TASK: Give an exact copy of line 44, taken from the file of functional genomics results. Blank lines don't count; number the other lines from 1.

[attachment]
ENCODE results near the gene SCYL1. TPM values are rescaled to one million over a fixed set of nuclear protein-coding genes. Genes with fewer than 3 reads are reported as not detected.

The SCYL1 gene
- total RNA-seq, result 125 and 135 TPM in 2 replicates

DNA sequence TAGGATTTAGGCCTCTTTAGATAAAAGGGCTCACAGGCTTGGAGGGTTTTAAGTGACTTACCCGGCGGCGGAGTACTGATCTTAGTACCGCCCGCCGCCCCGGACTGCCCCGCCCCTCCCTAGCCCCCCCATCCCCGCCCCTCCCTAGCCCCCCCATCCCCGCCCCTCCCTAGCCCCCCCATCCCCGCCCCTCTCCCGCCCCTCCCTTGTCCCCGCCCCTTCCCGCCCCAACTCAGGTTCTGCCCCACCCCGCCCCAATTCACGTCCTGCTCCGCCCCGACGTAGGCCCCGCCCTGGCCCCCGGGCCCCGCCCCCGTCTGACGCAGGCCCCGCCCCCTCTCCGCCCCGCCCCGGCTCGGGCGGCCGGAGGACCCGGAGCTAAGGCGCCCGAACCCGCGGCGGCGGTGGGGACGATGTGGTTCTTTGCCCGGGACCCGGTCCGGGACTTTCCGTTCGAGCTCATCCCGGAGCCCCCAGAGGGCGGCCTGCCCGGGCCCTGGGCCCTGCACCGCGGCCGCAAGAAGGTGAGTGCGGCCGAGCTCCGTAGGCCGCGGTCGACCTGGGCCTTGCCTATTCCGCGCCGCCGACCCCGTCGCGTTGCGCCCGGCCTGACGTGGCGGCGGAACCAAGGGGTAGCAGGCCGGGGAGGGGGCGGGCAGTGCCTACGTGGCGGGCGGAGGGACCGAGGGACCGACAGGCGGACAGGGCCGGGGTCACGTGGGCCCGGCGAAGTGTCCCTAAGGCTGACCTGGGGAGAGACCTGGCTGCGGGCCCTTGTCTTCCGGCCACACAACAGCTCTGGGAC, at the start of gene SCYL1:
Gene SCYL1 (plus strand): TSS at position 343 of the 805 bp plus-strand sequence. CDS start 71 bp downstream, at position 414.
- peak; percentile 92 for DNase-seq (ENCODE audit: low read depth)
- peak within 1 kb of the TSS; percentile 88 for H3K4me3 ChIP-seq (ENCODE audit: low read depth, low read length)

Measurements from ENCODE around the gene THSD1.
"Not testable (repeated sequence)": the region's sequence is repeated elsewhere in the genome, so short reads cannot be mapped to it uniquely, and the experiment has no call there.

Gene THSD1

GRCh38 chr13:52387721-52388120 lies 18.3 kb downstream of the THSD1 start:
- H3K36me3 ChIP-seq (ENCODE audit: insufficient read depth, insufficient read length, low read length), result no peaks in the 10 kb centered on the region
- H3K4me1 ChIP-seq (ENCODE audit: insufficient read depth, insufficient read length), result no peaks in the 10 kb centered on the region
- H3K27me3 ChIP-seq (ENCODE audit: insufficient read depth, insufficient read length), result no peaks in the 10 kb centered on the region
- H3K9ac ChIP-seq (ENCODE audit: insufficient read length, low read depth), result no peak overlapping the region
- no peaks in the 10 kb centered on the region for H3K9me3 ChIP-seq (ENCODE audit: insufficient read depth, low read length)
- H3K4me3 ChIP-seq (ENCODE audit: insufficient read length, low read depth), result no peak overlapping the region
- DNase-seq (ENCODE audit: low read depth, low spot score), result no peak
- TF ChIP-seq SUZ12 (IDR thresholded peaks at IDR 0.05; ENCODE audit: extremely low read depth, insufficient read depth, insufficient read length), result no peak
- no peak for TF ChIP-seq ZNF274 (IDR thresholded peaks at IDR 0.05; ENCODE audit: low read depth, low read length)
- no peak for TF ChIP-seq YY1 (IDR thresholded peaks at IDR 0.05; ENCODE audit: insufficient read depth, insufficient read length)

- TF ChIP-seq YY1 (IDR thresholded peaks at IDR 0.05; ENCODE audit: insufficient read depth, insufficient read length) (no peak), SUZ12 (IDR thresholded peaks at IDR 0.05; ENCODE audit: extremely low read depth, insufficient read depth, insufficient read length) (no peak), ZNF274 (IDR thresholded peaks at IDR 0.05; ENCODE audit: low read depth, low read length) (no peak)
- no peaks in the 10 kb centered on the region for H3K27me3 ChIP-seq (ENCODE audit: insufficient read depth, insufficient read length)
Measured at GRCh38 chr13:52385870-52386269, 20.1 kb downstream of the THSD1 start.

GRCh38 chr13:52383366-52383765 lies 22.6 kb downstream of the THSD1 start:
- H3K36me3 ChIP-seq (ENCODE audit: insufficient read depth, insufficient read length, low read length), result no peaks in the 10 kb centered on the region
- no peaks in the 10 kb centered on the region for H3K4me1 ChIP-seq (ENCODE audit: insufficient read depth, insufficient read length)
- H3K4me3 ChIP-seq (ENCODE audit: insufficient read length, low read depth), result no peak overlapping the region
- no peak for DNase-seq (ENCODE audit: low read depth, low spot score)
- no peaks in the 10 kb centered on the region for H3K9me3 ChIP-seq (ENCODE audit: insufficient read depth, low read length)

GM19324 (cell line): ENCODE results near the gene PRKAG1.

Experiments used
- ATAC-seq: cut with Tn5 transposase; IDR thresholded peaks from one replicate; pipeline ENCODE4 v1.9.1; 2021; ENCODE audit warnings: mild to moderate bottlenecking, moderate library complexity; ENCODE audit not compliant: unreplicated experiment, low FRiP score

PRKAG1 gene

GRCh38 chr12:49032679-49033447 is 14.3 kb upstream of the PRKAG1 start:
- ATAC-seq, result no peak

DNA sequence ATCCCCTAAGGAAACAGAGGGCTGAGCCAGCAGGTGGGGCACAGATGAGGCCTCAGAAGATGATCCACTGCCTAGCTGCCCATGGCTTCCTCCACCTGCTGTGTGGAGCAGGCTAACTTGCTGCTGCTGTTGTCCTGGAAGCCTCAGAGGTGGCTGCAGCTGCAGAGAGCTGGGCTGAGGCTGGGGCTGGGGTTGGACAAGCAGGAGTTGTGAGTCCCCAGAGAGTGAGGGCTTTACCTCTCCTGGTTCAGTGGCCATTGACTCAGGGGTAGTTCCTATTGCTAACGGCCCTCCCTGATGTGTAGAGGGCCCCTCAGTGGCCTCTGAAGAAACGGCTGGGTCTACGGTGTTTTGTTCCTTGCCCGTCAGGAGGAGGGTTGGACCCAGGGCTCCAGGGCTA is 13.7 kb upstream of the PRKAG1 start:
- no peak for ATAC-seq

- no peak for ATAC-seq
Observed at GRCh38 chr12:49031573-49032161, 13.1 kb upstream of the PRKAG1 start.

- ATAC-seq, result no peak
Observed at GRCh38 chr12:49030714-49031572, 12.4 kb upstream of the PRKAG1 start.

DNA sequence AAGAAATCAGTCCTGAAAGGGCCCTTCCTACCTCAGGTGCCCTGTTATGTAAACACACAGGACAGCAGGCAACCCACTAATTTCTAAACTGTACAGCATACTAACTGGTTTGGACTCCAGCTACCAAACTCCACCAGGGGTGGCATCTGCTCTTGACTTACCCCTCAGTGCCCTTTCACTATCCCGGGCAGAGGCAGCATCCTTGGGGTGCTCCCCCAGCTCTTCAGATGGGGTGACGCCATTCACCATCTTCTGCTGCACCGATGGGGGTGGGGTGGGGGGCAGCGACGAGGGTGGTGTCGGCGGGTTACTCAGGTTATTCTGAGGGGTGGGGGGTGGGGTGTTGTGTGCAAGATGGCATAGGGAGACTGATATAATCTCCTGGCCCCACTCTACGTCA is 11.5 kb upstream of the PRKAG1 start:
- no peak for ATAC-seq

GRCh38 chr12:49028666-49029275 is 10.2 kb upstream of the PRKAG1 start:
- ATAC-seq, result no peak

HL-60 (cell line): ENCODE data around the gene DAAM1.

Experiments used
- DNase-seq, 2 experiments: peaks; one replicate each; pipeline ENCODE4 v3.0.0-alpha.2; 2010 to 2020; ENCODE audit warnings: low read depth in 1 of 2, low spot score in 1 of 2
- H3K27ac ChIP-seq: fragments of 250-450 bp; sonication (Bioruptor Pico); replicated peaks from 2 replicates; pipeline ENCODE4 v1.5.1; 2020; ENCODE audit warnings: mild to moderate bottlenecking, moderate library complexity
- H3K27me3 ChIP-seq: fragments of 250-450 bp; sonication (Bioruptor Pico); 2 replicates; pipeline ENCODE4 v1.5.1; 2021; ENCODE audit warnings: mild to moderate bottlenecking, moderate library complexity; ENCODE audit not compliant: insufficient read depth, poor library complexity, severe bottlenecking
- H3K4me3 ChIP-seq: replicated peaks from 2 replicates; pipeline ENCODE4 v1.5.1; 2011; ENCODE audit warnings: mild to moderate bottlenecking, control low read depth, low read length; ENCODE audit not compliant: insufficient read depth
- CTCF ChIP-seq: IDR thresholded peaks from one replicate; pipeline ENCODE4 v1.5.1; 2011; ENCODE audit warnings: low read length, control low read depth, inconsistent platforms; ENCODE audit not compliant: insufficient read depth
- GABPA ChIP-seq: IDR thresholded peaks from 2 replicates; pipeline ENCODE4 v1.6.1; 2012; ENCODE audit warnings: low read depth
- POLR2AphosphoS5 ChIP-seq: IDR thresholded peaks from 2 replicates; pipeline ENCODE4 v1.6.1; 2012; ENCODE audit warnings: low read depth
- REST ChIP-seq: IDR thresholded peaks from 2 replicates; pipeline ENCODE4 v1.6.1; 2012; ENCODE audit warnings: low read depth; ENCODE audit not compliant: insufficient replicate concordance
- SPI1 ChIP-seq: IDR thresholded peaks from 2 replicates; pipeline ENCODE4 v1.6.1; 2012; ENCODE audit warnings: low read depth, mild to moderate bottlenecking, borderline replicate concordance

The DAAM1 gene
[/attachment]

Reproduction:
- no peak for ATAC-seq